COURTESY OF HONGKUI DENGOver the past several years, scientists have been in hot pursuit of finding an efficient way to directly transform skin cells to brain cells—skipping an intermediate pluripotent step. Genetic approaches have worked to varying degrees. Now, two independent groups report having made the process even simpler, by soaking fibroblasts in combinations of small molecules, thereby obviating the need to tinker with gene expression to turn the cells into neurons.
“These two studies really show that if you just manipulate intercellular signaling pathways, cell fate can be changed,” said Chun-Li Zhang, a neuroscientist at the University of Texas Southwestern Medical Center, who did not participate in the research.
“The inducing efficiency of our approach is comparable with using transgenic reprogramming factors,” HongKui Deng, a cell biologist at Peking University who led one of the teams, told The Scientist in an email. “I hope in the future the chemical approaches would be more robust in inducing functional mature neurons.”
The first direct conversion of a somatic cell to a neuron, by means of inducing particular genes, was reported in 2010 by Marius Wernig’s group at Stanford University. Since then, numerous studies have shown it to be possible, but imperfect.
Sheng Ding, a stem cell biologist at the Gladstone Institute of Cardiovascular Disease and the University of California, San Francisco, pointed out that efficiencies are never 100 percent—meaning researchers end up with a heterogeneous culture of reprogrammed and not-so-reprogrammed cells. Zhang also noted that scientists have been unable to get their favored neuronal subtypes.
The conventional approach also requires genetic manipulation, which can be difficult for in vivo projects. And two studies published this summer in Nature Biotechnology found that direct conversion methods to produce neural stem cells that employ the traditional reprogramming genes actually pass the cells through a pluripotent step.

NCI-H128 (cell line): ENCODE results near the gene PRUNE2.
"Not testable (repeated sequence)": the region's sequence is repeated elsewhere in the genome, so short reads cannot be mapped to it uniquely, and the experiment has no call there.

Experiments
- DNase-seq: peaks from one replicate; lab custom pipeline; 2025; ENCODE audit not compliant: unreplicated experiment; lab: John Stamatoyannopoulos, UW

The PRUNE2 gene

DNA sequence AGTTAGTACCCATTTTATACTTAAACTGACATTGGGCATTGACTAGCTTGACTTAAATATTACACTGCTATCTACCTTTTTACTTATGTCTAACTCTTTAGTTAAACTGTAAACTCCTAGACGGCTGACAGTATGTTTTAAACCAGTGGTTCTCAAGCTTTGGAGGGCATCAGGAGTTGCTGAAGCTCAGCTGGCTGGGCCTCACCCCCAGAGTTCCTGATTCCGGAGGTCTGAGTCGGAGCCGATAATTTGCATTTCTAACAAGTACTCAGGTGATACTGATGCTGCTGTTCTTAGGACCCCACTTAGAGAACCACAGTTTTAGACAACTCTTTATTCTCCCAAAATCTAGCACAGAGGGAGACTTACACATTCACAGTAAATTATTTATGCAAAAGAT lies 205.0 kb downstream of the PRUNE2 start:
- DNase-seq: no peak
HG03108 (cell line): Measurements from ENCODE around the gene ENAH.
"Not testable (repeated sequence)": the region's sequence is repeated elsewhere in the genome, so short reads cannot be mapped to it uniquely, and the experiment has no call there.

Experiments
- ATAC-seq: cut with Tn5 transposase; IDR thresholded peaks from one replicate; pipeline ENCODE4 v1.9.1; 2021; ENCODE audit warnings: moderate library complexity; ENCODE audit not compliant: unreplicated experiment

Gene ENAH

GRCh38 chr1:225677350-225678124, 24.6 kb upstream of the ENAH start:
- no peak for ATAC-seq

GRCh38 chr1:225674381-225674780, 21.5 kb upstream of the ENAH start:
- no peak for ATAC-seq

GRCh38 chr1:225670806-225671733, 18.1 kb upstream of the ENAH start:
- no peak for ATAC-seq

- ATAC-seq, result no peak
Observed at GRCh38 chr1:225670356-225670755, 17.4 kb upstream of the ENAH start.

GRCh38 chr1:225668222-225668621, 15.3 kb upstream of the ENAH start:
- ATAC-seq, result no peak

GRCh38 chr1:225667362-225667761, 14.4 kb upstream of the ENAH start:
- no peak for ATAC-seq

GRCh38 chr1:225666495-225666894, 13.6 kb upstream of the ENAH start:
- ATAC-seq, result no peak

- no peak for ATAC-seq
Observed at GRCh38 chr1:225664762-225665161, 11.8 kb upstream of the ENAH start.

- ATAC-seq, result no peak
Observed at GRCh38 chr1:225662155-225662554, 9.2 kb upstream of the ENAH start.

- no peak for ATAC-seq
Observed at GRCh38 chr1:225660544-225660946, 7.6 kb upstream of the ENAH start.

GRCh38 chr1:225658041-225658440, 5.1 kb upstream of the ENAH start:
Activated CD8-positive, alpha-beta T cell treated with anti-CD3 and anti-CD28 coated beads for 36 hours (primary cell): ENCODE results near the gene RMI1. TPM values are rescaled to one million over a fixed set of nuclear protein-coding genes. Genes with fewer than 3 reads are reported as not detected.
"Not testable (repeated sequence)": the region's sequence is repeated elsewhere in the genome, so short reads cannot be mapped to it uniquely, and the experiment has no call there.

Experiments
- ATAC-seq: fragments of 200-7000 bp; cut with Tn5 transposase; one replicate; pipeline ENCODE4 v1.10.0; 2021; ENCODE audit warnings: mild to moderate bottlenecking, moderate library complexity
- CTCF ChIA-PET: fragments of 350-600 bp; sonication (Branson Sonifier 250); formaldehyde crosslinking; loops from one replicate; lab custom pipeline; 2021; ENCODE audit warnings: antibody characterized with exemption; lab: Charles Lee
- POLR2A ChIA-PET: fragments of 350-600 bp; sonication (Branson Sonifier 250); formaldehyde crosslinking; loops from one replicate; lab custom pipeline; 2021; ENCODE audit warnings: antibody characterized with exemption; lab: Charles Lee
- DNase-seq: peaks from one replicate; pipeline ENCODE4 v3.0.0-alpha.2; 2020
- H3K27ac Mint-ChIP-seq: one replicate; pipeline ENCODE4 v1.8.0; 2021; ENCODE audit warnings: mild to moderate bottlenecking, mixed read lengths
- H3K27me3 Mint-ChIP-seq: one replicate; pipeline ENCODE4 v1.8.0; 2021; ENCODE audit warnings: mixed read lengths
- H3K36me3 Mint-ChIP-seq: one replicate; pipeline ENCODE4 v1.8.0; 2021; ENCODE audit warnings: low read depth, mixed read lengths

In 2013, Deng and his colleagues showed it was possible to convert somatic cells to induced pluripotent stem cells via chemical means alone. For this latest study, published today (August 6) in Cell Stem Cell, Deng’s team screened for compounds that would promote the efficiency of a transcription factor involved in neuronal conversion.
The researchers first found four small molecules that could induce immature neurons from mouse fibroblasts, but these were inefficient. After another screen, they identified I-BET151, which could “dramatically facilitate the reprogramming and enhance the functional maturation of the induced neurons,” Deng told The Scientist. Importantly, Deng’s group found that I-BET151 suppressed the transcriptional program of fibroblasts. About half of the treated cells showed functional properties of neurons, such as action potentials, Deng said.
Gang Pei and Jian Zhao of the Shanghai Institutes for Biological Sciences and their colleagues have also devised a chemical recipe to induce neurons from fibroblasts. In their study, published alongside Deng’s in Cell Stem Cell, the researchers converted human fibroblasts to neurons using a combination of seven molecules applied to the cells for one week, followed by a three-week maturation period in a medium containing two of the reprogramming molecules and one other molecule.
“These hciNs [human chemical-induced neuronal cells] show similar morphology, gene-expression profiles, and electrophysiological properties” to neurons derived from pluripotent stem cells, Zhao wrote in an email to The Scientist. “The induction efficiency of our chemical approach is comparable the that of the [transcription factor]-induction protocols.” Zhao’s method, like Deng’s, also downregulated fibroblast-specific genes.
It’s not entirely clear how the chemical cocktails work. Both recipes call for Forskolin (a cyclic AMP promoter) and CHIR99021 (a glycogen synthase kinase 3 beta inhibitor), implying that they may have overlapping mechanisms. Deng pointed out that the molecules his team used also act upon genes that determine neuronal fate (NeuroD1 and Ngn2), while the other team’s recipe impacted a different set of genes.
“If this is real, it would provide an avenue to understand the mechanism” of neuronal programming, said Ding at the Gladstone Institute. “Maybe after we understand this, something new could be developed for therapeutic applications. In its present form, it’s hard to predict,” he added.
Ding cautioned that, like any new method, both approaches reported today require optimization and independent validation.
W. Hu et al., “Direct conversion of normal and Alzheimer’s disease human fibroblasts into neuronal cells by small molecules,” Cell Stem Cell, doi:10.1016/j.stem.2015.07.006, 2015.
X. Li et al., “Small-molecule-driven direct reprogramming of mouse fibroblasts into functional neurons,” Cell Stem Cell, doi:10.1016/j.stem.2015.06.003, 2015.